Again, you might not find these rules to suit your team (and granted, they don’t touch on etiquette at all), but creating a list of brainstorming rules will ensure that all voices get heard, and the creative juices really get flowing.
3. Choose your team 👆
Osborn suggests a group of 12 or so people, but you might find that to be too big a crowd. You want to encourage outside-the-box creative thinking, so bring together a group that will be comfortable enough together to do just that.
You also ideally want to bring together a diverse group of thinkers. Looking to come up with a new marketing campaign for the latest feature launch? Don’t just bring together the marketing team. CX experts, a product manager, even a few engineers will definitely add to the conversation.
4. Find a new locale 🗺
Change the environment, think differently – we touched on that in our post on walking meetings, and it’s just as true here.
“If you can, pick a space not used by your team for any other purpose,” explains author Scott Berkun. “If you use the same room that you use for nightmarishly boring status meetings, don’t expect people to be stimulated by the surroundings.”
Obviously this isn’t always possible – but if you do end up in the same old meeting room, consider doing something else to switch things up. Bring in a new whiteboard or grab some interesting snacks – or even just encourage the team to avoid their usual seat. Any little tweak helps!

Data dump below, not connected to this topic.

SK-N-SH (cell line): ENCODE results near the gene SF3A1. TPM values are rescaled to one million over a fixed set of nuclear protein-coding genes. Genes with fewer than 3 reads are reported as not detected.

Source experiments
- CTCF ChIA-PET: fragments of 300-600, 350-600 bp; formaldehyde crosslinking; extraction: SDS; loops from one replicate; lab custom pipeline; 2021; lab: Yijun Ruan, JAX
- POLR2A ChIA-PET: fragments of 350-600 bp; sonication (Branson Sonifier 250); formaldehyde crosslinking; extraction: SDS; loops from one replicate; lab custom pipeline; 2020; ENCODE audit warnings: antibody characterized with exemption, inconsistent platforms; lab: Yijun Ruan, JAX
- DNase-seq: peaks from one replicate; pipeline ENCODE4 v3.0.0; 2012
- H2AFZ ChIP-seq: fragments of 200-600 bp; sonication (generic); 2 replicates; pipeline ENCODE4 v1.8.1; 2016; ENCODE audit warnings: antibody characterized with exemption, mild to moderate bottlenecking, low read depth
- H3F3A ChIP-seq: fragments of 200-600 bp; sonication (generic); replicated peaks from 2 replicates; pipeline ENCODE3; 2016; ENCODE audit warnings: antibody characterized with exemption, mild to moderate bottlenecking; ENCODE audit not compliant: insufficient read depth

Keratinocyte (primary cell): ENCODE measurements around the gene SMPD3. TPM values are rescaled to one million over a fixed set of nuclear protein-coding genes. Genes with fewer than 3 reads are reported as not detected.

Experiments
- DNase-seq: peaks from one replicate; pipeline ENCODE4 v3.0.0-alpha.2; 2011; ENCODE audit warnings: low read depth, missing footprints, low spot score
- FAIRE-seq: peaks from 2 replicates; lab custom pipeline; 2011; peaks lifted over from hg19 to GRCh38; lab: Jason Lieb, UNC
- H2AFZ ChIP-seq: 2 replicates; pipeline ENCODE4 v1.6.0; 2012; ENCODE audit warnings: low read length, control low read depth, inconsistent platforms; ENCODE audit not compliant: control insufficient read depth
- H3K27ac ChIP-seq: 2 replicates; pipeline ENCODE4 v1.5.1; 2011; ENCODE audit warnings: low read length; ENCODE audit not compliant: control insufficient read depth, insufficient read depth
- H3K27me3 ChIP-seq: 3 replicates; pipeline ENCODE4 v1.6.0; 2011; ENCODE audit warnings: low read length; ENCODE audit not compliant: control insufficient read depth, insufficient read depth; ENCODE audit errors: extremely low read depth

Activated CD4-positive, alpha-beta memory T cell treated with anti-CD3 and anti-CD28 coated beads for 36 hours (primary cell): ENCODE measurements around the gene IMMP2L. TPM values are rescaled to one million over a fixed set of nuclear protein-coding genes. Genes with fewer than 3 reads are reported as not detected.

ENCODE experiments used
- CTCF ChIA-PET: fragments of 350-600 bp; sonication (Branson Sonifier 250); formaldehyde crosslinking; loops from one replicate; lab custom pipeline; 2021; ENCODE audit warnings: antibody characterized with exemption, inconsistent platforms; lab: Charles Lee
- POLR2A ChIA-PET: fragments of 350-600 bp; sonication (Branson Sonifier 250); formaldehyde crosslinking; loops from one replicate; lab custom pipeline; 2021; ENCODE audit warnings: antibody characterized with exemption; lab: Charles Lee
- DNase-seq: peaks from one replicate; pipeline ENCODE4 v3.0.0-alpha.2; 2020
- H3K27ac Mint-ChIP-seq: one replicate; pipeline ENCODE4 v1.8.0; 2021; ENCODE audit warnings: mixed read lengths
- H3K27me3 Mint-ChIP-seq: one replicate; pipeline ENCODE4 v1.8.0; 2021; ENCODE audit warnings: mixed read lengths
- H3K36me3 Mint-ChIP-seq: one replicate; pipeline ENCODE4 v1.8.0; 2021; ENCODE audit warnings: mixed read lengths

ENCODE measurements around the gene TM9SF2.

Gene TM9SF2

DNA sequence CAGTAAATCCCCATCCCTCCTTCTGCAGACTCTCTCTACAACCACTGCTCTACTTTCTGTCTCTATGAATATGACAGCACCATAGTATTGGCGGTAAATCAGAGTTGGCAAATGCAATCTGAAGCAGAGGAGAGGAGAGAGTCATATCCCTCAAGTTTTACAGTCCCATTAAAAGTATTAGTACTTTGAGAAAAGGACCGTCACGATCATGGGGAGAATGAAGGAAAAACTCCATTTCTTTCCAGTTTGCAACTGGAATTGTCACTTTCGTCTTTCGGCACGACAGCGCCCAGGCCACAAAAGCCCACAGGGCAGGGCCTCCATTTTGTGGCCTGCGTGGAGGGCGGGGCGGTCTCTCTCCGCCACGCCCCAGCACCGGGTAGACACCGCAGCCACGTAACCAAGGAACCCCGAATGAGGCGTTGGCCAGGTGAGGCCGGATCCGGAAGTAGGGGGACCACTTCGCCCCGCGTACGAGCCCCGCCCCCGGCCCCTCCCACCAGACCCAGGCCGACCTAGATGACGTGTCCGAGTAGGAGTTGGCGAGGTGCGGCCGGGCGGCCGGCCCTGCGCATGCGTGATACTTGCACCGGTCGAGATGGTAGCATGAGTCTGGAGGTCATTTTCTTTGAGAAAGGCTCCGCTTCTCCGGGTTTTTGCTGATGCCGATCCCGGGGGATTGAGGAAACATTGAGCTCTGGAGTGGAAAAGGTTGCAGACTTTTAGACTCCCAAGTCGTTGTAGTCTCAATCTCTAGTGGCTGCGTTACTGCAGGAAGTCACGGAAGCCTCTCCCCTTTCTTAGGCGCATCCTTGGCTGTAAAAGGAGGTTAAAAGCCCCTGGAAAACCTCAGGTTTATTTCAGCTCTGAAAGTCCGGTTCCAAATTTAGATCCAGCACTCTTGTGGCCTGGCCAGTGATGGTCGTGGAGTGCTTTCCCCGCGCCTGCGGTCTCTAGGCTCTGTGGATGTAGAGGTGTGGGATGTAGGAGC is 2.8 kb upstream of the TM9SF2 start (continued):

5. Choose a facilitator 💪
It can be you, or it can be someone else. But you need someone driving the brainstorm. It’s their job to keep the meeting on track, and make sure you leave with something to show for it.
“Good facilitation requires good listening skills, very sharp group awareness, and the ability to help people express their ideas,” says Berkun. “The facilitator should run the whiteboard, writing down ideas as people come up with them, preventing people from interrupting each other, and giving the floor to quieter people who wouldn’t ordinarily find a way to contribute on their own.”
Keep in mind: it’s not an easy task. The facilitator won’t be able to contribute as much as they like, and will often find themselves wanting to focus on one interesting idea rather than simply writing it down and moving on. But if they can continually remind themself of their role, they’ll be a huge asset to the meeting.
6. Get the right tools 🛠
The facilitator should own the list – but the list should be in a central location for everyone to see. After all, it should be the main focus of the meeting. If everyone is keeping their own notes, it’s easy to get off track. This can also help the team to feel like they’re actually accomplishing something. As they see the list grow throughout the meeting, they’ll feel more and more engaged to continue to add to it.
That’s where Hypercontext’s idea management tool comes in super handy. With Hypercontext discussion kits, you can invite specific employees, teams or entire organizations to a shared central hub for all their ideas on a certain topic. Plus you can use it for synchronous or asynchronous meetings. Use Hypercontext in your next brainstorming session to capture all the ideas you come up with. Learn more about Hypercontext’s idea management tool here!